A typical definition of an entrepreneur is something like 'a person who sets up a business or businesses, taking on financial risks in the hope of profit.'
Once upon a time, that may have done as a description. But nowadays it hardly seems to capture the spirit of individuals who range from those with the Midas touch, like Richard Branson, to anyone who works for themselves, and everyone in between.
So what actually does it mean to be an entrepreneur? And why should many more professionals aspire to becoming one?
Certainly lots of us are going into business. According to the latest Office for National Statistics (ONS) figures, there are 4.6 million self-employed in the UK, higher than at any point over the past 40 years - with the rise in jobs numbers nationally since 2008 primarily due to more people becoming self-employed.
In the US around 6.6% of all reported jobs are on a self-employed basis with some areas such as marketing, management analysts and web development already showing an increase in numbers.
In a fast changing economy, where companies increasingly outsource rather than take on new employees, I believe this is a trend that's going to continue. If it does, then more and more of us will have to become entrepreneurial and create our own work.
Of course, this is nothing new. Before the Industrial Revolution 250 years ago, making and trading was the way to survive.
Fortunately, being an entrepreneur has now become much easier thanks to new technologies and the internet, which have reduced the risk of setting up in business significantly.
Lack of job opportunities has also driven entrepreneurial change and so made starting up your own business a much more attractive alternative.
Perhaps it's no wonder that in a recent survey for insurers Norwich Union, over 80% of 19 to 30-year-olds said they have considered, starting their own business.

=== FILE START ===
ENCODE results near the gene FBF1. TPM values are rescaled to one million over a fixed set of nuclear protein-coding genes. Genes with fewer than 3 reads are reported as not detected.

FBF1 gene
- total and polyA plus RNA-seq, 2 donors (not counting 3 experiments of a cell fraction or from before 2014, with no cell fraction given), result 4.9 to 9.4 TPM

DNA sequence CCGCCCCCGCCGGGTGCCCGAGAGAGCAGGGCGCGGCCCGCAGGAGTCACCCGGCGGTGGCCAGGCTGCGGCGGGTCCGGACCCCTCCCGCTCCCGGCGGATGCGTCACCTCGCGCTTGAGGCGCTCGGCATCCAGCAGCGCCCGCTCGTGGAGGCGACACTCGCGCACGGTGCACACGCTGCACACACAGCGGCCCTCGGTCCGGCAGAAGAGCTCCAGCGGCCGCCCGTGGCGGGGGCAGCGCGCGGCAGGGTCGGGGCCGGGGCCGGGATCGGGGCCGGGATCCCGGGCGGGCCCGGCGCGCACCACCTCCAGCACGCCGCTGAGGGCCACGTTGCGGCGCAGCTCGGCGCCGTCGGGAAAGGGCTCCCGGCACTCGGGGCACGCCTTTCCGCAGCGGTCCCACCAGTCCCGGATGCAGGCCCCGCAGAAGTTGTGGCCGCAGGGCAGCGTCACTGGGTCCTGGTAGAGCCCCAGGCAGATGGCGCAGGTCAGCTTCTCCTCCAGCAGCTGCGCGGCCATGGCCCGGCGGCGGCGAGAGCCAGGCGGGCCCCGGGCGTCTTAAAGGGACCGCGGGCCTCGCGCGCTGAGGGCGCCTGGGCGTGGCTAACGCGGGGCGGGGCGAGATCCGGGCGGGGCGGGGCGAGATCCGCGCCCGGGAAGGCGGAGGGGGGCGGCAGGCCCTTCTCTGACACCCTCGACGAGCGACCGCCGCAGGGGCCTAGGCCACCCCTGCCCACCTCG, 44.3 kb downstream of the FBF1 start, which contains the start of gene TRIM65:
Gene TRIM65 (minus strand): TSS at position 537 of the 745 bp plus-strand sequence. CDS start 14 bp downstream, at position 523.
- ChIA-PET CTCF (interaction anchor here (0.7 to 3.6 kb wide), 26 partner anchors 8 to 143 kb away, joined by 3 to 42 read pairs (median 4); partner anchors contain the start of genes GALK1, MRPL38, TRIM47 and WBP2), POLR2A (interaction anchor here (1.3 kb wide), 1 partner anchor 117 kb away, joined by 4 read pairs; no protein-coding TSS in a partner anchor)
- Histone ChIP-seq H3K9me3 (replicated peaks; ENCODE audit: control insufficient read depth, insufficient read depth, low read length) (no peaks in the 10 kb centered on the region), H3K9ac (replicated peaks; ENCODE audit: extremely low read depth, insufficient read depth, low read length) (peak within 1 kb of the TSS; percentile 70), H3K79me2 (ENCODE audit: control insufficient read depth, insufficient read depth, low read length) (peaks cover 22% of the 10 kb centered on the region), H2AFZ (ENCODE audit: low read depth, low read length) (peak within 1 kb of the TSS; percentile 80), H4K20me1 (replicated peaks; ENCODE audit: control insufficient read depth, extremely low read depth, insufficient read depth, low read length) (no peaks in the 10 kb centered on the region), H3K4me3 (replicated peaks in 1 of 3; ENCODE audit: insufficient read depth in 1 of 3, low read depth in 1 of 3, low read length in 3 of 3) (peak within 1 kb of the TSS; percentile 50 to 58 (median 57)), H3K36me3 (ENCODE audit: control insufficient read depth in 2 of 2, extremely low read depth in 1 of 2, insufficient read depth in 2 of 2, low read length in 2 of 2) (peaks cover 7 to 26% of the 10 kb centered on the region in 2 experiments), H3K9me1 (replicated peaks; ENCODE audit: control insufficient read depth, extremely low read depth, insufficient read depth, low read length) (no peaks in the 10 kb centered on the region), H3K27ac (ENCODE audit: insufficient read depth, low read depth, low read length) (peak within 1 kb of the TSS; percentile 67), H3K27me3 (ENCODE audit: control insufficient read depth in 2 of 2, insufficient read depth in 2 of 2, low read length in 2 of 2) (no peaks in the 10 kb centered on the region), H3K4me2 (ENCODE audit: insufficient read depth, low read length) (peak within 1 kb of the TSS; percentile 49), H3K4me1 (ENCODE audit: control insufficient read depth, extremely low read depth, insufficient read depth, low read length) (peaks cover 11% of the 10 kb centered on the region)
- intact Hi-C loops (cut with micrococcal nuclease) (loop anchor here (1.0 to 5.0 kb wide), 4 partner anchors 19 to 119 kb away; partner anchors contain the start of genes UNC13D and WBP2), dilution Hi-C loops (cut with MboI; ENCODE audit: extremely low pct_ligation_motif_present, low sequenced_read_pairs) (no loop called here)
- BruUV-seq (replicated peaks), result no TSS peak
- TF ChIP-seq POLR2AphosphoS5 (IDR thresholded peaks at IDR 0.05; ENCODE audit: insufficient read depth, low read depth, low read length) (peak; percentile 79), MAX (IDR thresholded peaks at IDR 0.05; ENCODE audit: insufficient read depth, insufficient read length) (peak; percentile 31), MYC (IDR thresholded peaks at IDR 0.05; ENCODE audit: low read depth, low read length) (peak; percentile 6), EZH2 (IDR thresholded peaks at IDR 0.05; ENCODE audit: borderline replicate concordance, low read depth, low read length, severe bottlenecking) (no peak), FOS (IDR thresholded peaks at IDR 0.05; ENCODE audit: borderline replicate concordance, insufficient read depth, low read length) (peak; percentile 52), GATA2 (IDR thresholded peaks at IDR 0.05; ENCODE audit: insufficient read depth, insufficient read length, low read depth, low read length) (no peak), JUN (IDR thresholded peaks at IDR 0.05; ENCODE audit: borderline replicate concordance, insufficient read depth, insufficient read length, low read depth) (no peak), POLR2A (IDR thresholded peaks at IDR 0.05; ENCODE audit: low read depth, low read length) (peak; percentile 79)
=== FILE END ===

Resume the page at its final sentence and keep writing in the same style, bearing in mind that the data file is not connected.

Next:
Such changing conditions are also shifting beliefs. Now many who wouldn't previously have thought about becoming entrepreneurs are seeing it as a serious option. Television programmes like Dragon's Den, which showcase the entrepreneurial ambitions of 'ordinary people', fuel their desire.
So perceptions of what it is to be an entrepreneur are expanding. And going into business is no longer seen as just a young man's game. Now many thousands of experienced mature employees are choosing to start a business due to frustration, disillusionment and belief that having a job is not going to provide them with the security and lifestyle they need or want later in life.
In fact, it seems we are entering the age of the 'silver entrepreneur', with ONS figures showing that of those setting up on their own between 2008 and 2012, 80% were aged over 50.
At the same time, over half of those aged 31-50 questioned for the Norwich Union survey I mentioned earlier, admitted that they would like to become internet entrepreneurs.
So, if you weren't cutting deals in the school playground at the age of ten - the conventional picture of the successful entrepreneur - there's no need to worry, as you can still make it, irrespective of your age, gender, education, wealth or geography.
For me there is no doubt - self-employment is the future of work.